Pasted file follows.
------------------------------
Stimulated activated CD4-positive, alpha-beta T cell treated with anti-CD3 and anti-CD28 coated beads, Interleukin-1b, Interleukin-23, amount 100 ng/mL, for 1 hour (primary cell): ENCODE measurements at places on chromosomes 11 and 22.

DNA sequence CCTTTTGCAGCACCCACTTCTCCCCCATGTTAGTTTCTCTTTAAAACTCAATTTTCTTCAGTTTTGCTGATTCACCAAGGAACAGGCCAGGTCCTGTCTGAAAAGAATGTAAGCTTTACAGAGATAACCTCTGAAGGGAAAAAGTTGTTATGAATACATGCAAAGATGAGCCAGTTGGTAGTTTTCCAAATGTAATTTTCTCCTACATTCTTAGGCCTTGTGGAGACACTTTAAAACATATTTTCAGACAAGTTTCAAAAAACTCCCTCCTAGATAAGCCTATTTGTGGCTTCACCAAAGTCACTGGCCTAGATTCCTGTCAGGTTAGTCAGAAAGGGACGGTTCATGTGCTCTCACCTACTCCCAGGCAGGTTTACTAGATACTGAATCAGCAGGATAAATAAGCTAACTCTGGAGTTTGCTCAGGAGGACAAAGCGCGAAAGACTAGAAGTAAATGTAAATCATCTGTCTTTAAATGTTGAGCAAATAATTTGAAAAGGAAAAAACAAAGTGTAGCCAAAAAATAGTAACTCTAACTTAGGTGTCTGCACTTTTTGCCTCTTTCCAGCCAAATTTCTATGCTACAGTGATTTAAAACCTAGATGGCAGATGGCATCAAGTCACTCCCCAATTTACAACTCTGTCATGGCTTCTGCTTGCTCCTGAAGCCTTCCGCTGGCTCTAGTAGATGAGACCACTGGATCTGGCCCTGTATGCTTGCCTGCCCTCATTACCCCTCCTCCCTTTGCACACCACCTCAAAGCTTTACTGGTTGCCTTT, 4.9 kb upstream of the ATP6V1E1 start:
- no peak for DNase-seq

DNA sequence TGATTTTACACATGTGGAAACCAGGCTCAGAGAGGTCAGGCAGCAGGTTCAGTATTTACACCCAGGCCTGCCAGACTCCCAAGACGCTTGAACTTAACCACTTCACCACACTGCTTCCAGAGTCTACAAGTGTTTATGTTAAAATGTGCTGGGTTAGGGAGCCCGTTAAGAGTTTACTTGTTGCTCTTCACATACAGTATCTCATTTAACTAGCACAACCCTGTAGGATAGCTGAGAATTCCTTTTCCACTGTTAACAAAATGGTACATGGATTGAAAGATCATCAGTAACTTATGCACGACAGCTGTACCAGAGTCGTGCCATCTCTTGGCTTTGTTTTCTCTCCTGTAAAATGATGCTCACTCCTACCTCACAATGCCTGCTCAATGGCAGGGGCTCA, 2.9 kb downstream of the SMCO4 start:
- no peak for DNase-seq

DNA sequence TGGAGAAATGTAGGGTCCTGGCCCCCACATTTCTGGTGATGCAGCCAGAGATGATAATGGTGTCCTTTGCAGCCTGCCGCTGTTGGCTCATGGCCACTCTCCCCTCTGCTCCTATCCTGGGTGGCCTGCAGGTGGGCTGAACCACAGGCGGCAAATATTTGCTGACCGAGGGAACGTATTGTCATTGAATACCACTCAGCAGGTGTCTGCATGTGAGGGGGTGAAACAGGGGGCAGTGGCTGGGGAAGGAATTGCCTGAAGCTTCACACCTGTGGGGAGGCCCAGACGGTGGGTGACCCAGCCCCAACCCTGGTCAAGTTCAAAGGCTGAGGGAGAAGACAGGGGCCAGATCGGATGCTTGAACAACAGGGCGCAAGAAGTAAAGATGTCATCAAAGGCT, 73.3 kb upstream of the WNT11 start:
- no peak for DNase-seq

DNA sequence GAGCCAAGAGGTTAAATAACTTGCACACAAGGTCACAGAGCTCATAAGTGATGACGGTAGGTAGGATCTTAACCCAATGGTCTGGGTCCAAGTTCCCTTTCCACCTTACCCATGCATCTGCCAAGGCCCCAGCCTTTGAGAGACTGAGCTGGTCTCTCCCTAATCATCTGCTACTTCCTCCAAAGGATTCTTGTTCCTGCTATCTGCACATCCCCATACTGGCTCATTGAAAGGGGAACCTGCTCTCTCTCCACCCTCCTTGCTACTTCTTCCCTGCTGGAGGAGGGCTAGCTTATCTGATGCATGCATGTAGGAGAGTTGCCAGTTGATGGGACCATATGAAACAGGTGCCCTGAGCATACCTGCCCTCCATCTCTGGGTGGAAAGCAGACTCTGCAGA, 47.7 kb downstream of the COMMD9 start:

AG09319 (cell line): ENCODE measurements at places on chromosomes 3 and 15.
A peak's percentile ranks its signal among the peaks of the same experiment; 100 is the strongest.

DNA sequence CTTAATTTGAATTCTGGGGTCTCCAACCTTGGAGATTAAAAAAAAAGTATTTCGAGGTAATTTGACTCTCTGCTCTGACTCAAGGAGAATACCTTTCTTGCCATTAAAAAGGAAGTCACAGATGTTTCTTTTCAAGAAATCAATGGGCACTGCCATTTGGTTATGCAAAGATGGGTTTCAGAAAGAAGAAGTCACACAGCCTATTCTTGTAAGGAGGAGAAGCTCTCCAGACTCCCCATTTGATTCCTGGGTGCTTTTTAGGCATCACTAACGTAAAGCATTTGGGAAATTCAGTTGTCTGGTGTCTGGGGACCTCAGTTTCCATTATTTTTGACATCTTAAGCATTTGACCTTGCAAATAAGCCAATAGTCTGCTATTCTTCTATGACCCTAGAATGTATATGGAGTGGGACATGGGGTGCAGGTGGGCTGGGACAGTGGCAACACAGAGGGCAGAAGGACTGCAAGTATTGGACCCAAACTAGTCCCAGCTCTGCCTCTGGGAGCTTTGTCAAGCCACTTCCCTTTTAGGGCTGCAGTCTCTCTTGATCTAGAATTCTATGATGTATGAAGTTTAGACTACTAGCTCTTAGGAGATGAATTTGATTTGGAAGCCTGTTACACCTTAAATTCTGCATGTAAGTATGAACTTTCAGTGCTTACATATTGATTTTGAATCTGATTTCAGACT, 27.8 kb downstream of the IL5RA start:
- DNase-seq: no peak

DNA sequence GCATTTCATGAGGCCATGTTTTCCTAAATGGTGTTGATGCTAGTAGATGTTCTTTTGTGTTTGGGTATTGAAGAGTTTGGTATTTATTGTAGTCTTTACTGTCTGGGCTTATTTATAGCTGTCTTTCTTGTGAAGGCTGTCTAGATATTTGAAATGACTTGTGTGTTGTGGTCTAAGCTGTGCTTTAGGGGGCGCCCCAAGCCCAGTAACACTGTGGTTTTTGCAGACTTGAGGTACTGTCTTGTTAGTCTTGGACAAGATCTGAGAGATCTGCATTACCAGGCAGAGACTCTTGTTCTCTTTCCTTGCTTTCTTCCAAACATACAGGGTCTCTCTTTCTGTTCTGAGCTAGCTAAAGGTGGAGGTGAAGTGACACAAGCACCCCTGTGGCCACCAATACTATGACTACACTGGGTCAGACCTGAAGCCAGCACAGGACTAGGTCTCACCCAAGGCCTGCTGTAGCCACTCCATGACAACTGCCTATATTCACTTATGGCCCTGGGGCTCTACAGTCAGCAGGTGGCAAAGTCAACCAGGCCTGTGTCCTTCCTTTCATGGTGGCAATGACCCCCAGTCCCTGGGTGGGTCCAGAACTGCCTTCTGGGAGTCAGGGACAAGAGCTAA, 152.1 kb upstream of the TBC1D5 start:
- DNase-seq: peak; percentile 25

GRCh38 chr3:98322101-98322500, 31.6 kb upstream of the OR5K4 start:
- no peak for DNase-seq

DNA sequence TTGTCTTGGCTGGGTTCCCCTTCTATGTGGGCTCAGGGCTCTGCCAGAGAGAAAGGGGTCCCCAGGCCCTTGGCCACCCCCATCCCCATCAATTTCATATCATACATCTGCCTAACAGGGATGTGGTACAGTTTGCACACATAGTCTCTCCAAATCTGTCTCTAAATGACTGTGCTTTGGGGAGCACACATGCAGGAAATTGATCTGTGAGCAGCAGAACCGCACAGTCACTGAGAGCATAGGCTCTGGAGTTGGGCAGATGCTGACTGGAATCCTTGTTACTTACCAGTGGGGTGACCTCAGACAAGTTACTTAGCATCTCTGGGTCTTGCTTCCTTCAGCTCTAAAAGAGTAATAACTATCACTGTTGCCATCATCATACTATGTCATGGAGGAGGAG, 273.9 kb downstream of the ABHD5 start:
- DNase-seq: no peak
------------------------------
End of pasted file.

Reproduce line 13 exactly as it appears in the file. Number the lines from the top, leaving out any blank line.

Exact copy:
DNA sequence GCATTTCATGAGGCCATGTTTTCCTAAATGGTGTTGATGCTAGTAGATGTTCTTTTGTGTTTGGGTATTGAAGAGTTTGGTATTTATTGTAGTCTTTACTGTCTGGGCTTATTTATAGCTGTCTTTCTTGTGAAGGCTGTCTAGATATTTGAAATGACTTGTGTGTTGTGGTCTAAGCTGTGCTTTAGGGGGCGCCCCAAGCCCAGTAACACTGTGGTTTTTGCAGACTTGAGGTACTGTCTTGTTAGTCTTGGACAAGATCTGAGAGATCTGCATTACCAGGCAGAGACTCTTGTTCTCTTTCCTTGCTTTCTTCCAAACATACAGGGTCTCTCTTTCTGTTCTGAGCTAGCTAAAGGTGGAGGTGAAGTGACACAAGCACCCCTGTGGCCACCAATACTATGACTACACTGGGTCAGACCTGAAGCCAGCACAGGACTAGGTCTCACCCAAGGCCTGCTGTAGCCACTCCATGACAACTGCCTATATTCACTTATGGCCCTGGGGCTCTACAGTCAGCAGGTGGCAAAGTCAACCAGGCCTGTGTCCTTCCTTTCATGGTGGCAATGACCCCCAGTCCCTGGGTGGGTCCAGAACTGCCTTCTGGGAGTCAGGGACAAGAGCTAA, 152.1 kb upstream of the TBC1D5 start: